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Re: possibility to use QT
On 06/11/2012 16:02, Alberto Mardegan wrote:
> On 11/06/2012 04:39 AM, Chow Loong Jin wrote:
>> If we are to switch the default desktop to a Qt based one, we're going to be
>> shifting Unity's roots from GNOME to KDE, and the Ubuntu default desktop
>> environment itself from GNOME to KDE.
> Why? One would just need to have Qt bindings for all the libraries one
> needs; and most (if not all) of them already exist (they were done for
I think there's some misunderstanding here. In the opening post of this thread,
there's a mention of Dolphin, so I had assumed that "Unity" here referred to the
default desktop environment we're showing to users in Ubuntu, i.e. shifting from
Unity+GNOME to Unity+KDE.
>> With that we're going to have to change over all the default apps in order to
>> maintain the user experience. Or we're going to require vast improvements in the
>> integration of Gtk+ apps in KDE. Either way, the change is not going to happen
> I don't see any problems in using Gtk+ apps in KDE. What are the
> improvements that need to be done?
> Though to be honest, no one is talking about using KDE here. Unity2D is
> a fully Qt-based desktop environment, and yet I didn't notice any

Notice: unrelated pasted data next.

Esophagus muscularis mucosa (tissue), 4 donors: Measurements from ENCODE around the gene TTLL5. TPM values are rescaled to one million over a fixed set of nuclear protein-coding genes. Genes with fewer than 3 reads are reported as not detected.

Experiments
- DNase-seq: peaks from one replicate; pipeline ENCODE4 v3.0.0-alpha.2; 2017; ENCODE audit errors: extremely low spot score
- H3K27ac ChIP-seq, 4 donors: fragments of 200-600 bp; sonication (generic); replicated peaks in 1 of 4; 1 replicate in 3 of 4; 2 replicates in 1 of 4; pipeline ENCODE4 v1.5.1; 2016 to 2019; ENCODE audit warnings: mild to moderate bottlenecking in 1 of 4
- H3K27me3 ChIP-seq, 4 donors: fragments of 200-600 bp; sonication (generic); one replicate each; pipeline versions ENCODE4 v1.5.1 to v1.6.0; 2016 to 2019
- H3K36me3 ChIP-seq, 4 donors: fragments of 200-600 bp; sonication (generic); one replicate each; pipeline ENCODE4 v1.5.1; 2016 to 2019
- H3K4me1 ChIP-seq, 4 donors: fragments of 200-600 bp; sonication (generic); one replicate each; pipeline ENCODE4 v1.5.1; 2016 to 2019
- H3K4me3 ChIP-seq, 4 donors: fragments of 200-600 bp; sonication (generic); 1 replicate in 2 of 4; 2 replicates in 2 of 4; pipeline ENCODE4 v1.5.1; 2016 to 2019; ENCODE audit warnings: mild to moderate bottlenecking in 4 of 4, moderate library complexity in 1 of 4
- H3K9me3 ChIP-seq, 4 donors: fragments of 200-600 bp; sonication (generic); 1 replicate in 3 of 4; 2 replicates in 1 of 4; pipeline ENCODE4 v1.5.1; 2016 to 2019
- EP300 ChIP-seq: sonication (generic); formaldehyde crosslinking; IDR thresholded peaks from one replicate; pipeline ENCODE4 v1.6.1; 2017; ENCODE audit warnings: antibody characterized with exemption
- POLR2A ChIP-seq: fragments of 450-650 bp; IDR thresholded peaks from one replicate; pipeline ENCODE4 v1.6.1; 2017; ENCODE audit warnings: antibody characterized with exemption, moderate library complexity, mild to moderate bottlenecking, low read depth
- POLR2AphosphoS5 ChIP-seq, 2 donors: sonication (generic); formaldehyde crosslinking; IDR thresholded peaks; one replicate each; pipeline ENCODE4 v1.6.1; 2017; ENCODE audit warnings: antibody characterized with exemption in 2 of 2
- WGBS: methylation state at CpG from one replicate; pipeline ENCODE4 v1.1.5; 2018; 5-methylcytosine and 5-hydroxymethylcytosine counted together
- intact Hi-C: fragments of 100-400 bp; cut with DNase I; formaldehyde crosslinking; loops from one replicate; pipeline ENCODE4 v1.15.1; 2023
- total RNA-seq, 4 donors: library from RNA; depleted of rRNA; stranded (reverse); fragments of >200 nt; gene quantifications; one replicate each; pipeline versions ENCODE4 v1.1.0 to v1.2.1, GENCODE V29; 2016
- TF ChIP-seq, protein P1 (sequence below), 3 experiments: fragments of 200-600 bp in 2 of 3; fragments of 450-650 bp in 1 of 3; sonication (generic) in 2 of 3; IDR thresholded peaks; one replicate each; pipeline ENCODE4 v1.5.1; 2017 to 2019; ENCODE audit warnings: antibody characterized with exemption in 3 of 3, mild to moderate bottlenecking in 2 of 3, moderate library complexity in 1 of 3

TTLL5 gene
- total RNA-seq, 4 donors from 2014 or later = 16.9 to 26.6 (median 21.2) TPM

> problems when running Gtk+ software along with it.
There are these little UI inconsistencies that really drive me up the wall, the
main source of annoyance usually being the file chooser, and the scrollbar. Even
if you choose a Qt theme that's designed to be almost exactly the same as the
Gtk+ theme, there are these slight differences in behaviour that still make it
annoying. And let's not begin talking about using a custom theme. It's somewhat
similar to how WxWidgets applications still look out of place in a Gtk+-based
Most Qt applications running in GNOME these days somehow manage to use the Gtk+
file chooser, which is really great, but I don't think this change has happened
for Gtk+ applications running in KDE just yet. There are some notable
exceptions, though, like Lyx, but I hear they have a valid excuse of sorts for
this. Doesn't make it any less of a jarring experience though.
>> I don't think the little advantage, if any, that we can possibly derive from
>> shifting Unity to Qt is worth the amount of effort required to make it happen.
> I don't think that the topic is under discussion, as the decision to not
> use Qt for the unity shell has already been taken. However, I feel the
> need to correct your statement, as the amount of effort for "shifting
> Unity to Qt" is just a matter of resurrecting Unity2D.
> Speaking of which, although Canonical is not actively developing Unity2D
> anymore, anyone who has an interest in developing it is very welcome to
> make a step forward and start contributing to it (or forking it).
>> In fact, I think Unity-2D happening in Qt was a bad idea in the first place. I
>> recall there being quite a space crunch on the desktop CD image as a result of
>> shipping both toolkits together on disk.
> How did this affect you, precisely?
I guess I'm annoyed that the change (coupled with some other factors, like
Banshee sucking during that period) was what caused Ubuntu to not have a
note-taking application on the LiveCD (unless I'm mistaken and GNote is actually
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